(ZENIT News / Lisbon, 06.08.2023).- At the end of the Mass, which concluded the World Youth Day in Lisbon, Pope Francis prayed the traditional Sunday Angelus. Before reciting this Marian prayer, he gave his usual address, which focused on the word “thank you” (obrigado in Portuguese). It was an especially emotional address, given the weight of memories that he wished to associate to his memories, especially of people.
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A word that has resonated many times these days has been “thank you,” better said, “obrigado.” What the Patriarch of Lisbon has just explained to us is beautiful, that “obrigado” not only expresses gratitude for what has been received, but also to correspond to the good [received]. In this event, of grace, we have all received and, now, that we are preparing to return home, the Lord makes us feel the necessity to share also with others, witnessing with joy our gratitude to God and what He has placed in our hearts.
However, before taking leave of one another, I also wish to say “obrigado.”
In the first place, to Cardinal Clemente, and with him to the Church of all the Portuguese people: obrigado.
Obrigado to Mister President, who has accompanied us in the events of these days; obrigado to the national and local institutions for the support and assistance they have given us; obrigado to the Bishops, priests, consecrated and laity; and obrigado to you, Lisbon who will remain in the memory of these young people as “House of Fraternity” and “City of Dreams.”
I also express my gratitude to Cardinal Farrell — who has rejuvenated in these Days — and to those that prepared these Days, as well as all those who have accompanied them with prayer. Obrigado to the volunteers, to them this heartfelt applause for their great service! And a special gratitude to those that from Heaven have watched over the WYD, namely, the event’s Patron Saints, and one in particular: John Paul II, who gave life to the World Youth Days.
And obrigado to all of you, dear young people! God sees all the good that you are, and He alone knows what He has sown in your hearts. You are leaving here with what God sowed in your heart. Make it grow, take care of it diligently. I would like to give you a recommendation: keep present in your mind and heart the most beautiful moments. So that when moments or exhaustion and discouragement come — which are inevitable –, and perhaps the temptation to stop walking or closing yourselves in yourselves, you may revive with your memory the experiences and the grace of these days, because — don’t ever forget it — this is the reality, you are this, the holy, faithful People of God that walks with the joy of the Gospel! I would also like to send greetings to the young people who were unable to be present here, but who have taken part in the initiatives organized by their countries, by the Episcopal Conferences, by the Dioceses; and I am thinking, for example, of the Sub-Saharan brothers and sisters gathered in Tangiers. Thank you to all, thank you.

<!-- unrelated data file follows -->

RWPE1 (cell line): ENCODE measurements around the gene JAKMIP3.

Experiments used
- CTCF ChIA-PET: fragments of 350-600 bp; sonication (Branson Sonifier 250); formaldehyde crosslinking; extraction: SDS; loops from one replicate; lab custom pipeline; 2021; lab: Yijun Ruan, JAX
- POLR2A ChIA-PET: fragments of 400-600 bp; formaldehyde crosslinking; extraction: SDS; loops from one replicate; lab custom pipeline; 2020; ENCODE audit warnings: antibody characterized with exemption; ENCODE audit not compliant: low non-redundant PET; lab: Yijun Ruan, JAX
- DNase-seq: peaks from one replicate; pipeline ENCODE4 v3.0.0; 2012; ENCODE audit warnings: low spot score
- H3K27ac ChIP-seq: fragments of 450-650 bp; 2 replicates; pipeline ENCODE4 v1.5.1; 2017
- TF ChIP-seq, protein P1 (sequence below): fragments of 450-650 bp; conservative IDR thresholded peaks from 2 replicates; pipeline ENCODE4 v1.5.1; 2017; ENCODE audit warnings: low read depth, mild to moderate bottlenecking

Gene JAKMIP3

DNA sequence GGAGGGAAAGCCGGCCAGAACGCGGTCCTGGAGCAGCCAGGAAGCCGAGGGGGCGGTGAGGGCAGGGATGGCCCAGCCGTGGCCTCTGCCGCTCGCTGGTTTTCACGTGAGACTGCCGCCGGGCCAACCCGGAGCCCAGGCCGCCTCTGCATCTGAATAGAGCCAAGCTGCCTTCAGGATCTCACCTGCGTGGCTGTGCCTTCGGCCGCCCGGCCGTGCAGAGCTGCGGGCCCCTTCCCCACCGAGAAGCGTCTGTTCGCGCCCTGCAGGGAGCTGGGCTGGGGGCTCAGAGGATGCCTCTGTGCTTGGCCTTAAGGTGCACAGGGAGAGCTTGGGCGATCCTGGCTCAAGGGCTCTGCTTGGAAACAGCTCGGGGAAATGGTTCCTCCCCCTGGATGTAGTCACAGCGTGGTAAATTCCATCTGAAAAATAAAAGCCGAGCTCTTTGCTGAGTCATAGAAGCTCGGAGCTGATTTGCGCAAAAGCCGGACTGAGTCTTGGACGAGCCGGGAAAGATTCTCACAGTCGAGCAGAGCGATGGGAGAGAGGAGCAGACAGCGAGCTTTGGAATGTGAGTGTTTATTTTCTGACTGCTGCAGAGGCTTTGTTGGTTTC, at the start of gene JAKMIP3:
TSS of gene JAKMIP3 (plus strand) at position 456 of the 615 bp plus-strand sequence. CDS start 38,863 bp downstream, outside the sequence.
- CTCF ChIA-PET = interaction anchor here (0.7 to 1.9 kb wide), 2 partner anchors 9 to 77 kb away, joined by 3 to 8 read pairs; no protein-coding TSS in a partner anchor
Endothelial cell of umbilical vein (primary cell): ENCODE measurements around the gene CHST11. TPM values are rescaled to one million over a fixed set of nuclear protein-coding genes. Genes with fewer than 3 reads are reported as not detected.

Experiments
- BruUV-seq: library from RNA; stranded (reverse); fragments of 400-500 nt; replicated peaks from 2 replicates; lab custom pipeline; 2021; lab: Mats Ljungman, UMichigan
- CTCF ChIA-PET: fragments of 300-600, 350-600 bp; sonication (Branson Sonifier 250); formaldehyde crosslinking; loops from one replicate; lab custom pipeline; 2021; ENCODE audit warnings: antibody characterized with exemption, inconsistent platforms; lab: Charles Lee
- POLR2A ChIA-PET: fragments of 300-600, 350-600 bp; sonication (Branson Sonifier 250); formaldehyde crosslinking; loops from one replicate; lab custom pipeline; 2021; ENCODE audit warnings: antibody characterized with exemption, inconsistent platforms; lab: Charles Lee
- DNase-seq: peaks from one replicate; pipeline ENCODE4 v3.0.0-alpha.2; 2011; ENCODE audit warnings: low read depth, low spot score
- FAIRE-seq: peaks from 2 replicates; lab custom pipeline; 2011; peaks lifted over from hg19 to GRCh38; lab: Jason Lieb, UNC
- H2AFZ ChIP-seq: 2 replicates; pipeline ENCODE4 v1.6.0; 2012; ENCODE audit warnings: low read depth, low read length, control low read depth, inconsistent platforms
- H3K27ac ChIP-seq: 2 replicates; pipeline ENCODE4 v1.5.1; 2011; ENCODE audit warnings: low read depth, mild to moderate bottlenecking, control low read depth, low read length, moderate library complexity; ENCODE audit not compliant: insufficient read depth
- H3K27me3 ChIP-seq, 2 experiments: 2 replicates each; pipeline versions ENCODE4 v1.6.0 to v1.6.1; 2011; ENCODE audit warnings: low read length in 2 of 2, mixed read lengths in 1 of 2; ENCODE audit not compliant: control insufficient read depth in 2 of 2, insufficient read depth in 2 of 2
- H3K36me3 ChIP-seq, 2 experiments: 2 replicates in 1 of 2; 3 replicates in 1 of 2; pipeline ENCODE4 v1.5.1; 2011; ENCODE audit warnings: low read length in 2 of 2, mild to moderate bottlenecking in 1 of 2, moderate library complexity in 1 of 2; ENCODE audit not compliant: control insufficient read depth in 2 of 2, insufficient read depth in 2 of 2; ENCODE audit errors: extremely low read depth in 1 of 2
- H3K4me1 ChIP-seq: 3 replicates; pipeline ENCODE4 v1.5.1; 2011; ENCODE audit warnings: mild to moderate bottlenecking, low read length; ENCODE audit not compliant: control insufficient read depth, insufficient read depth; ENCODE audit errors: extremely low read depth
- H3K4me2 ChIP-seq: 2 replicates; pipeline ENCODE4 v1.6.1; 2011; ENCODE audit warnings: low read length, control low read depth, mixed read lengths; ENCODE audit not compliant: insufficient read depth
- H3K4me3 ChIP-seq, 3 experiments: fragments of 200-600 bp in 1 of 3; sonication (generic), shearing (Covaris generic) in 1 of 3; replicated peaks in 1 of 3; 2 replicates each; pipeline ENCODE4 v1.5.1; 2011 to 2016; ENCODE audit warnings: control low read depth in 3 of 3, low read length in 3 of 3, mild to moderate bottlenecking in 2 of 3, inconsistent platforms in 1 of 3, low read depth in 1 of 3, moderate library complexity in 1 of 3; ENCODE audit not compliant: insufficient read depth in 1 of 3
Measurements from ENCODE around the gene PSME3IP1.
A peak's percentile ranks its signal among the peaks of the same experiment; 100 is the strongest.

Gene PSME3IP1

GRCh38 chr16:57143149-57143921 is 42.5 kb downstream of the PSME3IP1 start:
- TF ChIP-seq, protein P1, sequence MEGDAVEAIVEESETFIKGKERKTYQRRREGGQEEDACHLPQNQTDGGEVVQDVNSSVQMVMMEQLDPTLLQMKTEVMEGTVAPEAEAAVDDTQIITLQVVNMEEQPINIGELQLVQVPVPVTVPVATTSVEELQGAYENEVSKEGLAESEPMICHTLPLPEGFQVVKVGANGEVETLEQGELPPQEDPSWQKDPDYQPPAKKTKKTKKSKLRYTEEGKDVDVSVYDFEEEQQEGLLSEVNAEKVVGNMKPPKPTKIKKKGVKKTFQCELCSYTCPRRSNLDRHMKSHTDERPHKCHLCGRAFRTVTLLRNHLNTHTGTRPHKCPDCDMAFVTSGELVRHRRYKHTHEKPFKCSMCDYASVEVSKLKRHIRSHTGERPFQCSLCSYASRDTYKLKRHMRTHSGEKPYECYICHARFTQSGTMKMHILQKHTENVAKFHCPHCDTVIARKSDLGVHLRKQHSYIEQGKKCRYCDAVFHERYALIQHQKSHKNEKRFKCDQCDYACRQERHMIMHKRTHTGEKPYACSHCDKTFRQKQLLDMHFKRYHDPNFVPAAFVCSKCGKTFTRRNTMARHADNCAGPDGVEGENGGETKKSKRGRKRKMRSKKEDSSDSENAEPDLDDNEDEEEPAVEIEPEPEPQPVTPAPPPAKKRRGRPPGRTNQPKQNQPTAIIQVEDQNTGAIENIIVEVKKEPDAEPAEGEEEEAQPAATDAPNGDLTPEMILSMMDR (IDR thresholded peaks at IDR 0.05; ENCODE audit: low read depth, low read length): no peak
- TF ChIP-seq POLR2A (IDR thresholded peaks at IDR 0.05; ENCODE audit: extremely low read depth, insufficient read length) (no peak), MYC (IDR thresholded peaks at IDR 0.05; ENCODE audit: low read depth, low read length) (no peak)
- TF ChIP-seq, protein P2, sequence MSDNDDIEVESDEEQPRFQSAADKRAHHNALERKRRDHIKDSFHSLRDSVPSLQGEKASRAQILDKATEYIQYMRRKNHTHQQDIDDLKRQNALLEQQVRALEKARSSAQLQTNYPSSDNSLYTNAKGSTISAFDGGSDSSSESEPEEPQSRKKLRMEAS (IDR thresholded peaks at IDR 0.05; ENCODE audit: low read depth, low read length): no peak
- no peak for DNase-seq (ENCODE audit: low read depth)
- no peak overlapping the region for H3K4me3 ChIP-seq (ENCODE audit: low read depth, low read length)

And in a particular way, we accompany with affection and prayer those that have been unable to come because of conflicts and wars. There are many wars in the world, many conflicts. Thinking of this Continent, I feel great pain for beloved Ukraine, which continues to suffer so much. Friends, permit me also, now old, to share with you, young people, a dream I have in my heart, the dream of peace, the dream of young people who pray for peace, live in peace, and build a future of peace. Through the Angelus, let us place the future in the hands of Mary, Queen of Peace. And there is one last obrigado, which I would like to stress at the end: obrigado to our roots, to our grandparents, who transmitted the faith to us, who transmitted to us the horizon of a life. They are our roots. And on your return home, continue praying for peace. You are a sign of peace for the world, a testimony of how different nationalities languages and histories can unite instead of dividing. You are the hope for a different world. Thank you. Keep going!
And at the end, there is a moment that all are waiting for: the announcement of the next stage of the path. But before telling you which will be the venue for the forty-first World Youth Day, I would like to extend an invitation to you. I make an appointment for all the young people of the world for 2025 in Rome, to celebrate together the Jubilee of Young People! And I’ll wait for you here in ’25 to celebrate together the Jubilee of Young People. And the next World Youth Day will take place in Asia: it will be in South Korea, in Seoul! And so, in 2027 from the westernmost border of Europe it will go to the Far East. This is a beautiful sign of the universality of the Church and of the dream of unity of which you are witnesses!
And, finally one last obrigado we address to two special persons, to the two main protagonists of this meeting. They were here with us, and they continue being with us always, they never lose sight of our lives, they love our lives as no one else can. Obrigado to You, Lord Jesus. Obrigado to you, Mary, our Mother; and now, let’s pray [The Angelus]
(Translation of the Spanish original by Virginia M. Forrester)